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Let $V = P_2(\mathbb R)$ be the space of all polynomials of degree not exceeding 2, endowed with the inner product $\langle f(t),g(t) \rangle$ = $\int_0^1 f(t)g(t)dt$. Suppose that $T : V → V$ is the linear map defined by $T(a_0 + a_1 t + a_2 t^2 ) = a_1 t$.

(a) Demonstrate that $T$ is not self-adjoint by considering $\langle T(1),t \rangle$.

(b) Let $C = \{1,t,t^2\} $ and $B = [T]_C$ . Show that $B^∗ = B$.

(c) Although $B^∗ = B$, $T$ is not self-adjoint as observed in part (a). Why is this not a contradiction? Justify.

I got the first and second parts in this. The third part however, I'm not sure if I got the right answer. My reasoning was that if the operator $T$ is self-adjoint, then its representations are hermitian, and the converse need not be true. Any suggestions to make this reasoning more rigorous would be really helpful.

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    $\begingroup$ Because taking the adjoint depends on the scalar product and we consider two different scalar products. $\endgroup$ Dec 13, 2020 at 16:28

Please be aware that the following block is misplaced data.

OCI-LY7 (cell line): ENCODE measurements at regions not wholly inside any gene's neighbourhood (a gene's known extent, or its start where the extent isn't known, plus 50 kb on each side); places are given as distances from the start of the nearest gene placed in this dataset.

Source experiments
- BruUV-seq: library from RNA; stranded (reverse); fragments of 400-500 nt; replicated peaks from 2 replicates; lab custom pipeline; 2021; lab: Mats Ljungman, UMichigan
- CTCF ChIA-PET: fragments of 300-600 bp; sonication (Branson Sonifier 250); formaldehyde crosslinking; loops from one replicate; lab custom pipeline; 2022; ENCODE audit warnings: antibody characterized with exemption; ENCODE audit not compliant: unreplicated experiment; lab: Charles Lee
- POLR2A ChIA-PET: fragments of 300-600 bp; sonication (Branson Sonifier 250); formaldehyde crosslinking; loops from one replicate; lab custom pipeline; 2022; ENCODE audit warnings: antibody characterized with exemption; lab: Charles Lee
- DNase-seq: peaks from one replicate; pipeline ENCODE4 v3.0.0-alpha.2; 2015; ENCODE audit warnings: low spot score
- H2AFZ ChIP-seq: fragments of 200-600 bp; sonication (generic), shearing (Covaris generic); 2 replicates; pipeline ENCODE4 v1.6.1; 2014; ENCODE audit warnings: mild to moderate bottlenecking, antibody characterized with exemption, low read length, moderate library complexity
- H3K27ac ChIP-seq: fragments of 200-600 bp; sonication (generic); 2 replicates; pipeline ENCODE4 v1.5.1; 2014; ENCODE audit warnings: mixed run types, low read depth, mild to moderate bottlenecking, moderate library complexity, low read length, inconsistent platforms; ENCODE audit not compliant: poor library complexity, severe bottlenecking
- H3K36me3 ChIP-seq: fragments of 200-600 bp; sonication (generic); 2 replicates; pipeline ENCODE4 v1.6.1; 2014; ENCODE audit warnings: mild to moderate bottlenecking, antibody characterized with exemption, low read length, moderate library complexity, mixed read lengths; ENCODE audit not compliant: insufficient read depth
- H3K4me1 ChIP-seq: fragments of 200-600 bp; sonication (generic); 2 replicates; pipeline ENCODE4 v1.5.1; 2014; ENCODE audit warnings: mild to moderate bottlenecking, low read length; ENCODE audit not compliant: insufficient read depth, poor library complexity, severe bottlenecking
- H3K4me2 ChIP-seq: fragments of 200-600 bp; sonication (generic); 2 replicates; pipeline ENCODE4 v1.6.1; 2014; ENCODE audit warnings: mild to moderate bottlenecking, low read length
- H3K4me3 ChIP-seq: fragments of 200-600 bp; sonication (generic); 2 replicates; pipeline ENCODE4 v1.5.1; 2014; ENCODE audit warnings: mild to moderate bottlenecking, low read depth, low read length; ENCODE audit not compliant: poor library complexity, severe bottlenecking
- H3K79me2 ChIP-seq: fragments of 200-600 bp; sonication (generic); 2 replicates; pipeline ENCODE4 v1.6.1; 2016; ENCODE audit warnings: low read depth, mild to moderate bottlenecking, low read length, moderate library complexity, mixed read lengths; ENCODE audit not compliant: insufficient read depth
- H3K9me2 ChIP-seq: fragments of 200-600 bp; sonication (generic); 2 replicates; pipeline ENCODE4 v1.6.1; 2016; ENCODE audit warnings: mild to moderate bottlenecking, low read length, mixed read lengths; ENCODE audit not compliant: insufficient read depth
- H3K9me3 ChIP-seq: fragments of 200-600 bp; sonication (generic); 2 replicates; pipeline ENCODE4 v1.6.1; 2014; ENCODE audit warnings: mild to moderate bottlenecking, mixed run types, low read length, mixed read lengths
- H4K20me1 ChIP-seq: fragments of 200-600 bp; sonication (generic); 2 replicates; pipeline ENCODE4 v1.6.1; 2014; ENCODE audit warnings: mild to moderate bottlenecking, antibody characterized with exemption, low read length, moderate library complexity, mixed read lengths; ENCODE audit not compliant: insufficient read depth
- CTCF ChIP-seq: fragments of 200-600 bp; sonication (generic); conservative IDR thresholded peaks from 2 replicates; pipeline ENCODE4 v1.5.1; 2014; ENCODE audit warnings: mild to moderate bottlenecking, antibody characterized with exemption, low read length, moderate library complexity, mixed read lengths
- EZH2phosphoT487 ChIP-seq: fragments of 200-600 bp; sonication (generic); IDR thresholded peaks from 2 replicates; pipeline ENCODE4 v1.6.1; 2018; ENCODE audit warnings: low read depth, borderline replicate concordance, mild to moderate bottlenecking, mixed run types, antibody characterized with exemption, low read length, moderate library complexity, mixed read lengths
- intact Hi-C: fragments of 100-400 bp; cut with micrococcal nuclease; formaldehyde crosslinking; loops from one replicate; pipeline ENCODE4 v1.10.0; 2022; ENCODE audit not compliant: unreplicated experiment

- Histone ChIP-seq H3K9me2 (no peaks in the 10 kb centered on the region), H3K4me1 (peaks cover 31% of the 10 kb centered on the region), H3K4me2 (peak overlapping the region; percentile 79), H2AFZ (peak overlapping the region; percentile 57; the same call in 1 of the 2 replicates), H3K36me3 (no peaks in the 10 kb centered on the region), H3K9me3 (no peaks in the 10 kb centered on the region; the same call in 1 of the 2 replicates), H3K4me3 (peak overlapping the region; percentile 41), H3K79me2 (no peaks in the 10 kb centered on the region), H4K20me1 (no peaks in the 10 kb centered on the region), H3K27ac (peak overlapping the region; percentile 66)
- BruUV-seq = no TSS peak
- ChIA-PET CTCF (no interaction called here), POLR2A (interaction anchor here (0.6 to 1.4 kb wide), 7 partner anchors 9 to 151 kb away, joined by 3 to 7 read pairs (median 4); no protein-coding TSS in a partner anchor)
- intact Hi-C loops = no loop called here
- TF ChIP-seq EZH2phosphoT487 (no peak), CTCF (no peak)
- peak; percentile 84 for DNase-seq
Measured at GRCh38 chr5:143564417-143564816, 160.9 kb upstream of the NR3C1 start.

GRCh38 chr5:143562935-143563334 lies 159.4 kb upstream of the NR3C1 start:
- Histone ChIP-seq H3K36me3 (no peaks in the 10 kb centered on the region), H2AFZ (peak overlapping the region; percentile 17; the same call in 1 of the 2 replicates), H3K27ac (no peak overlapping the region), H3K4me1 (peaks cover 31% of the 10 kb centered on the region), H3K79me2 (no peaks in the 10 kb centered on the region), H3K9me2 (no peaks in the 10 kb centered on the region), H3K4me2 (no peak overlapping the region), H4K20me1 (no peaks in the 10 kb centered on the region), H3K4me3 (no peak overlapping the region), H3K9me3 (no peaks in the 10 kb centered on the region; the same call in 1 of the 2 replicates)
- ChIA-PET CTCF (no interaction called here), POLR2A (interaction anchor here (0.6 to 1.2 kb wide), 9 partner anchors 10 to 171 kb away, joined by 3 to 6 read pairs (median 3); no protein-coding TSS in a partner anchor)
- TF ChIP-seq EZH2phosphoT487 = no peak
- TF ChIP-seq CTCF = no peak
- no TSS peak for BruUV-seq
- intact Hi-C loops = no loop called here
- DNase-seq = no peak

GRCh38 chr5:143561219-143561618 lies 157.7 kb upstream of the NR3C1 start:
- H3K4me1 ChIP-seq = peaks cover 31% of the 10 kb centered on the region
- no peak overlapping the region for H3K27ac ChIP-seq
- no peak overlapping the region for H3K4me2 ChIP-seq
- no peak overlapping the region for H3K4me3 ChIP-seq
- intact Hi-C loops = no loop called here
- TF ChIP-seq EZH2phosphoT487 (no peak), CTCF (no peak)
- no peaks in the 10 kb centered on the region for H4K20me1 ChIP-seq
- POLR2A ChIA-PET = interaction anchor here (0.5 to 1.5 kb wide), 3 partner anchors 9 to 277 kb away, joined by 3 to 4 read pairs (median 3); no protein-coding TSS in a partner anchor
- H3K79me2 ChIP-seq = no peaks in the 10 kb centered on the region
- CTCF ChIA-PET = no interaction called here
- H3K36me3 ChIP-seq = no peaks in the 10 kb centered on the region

• $\begingroup$ Two different scalar products? And by scalar product you mean the inner product right? $\endgroup$ Dec 13, 2020 at 16:31
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    $\begingroup$ Indeed, that is what I mean $\endgroup$ Dec 13, 2020 at 17:09
  • $\begingroup$ Okay, but I don't understand what you mean by "two different scalar products" $\endgroup$ Dec 13, 2020 at 17:13
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    $\begingroup$ Taking the hermitean conjugate of $B$ is the same as taking the adjoint with respect to the standard scalar product. However, on $V$ you have another scalar product. $\endgroup$ Dec 13, 2020 at 17:27

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The equivalence

$T$ is self-adjoint $\Longleftrightarrow$ $[T]_C$ is a Hermitian matrix

is only true when $C$ is an orthonormal basis. If $C$ is any basis, neither $\Longrightarrow$ nor $\Longleftarrow$ need to hold.

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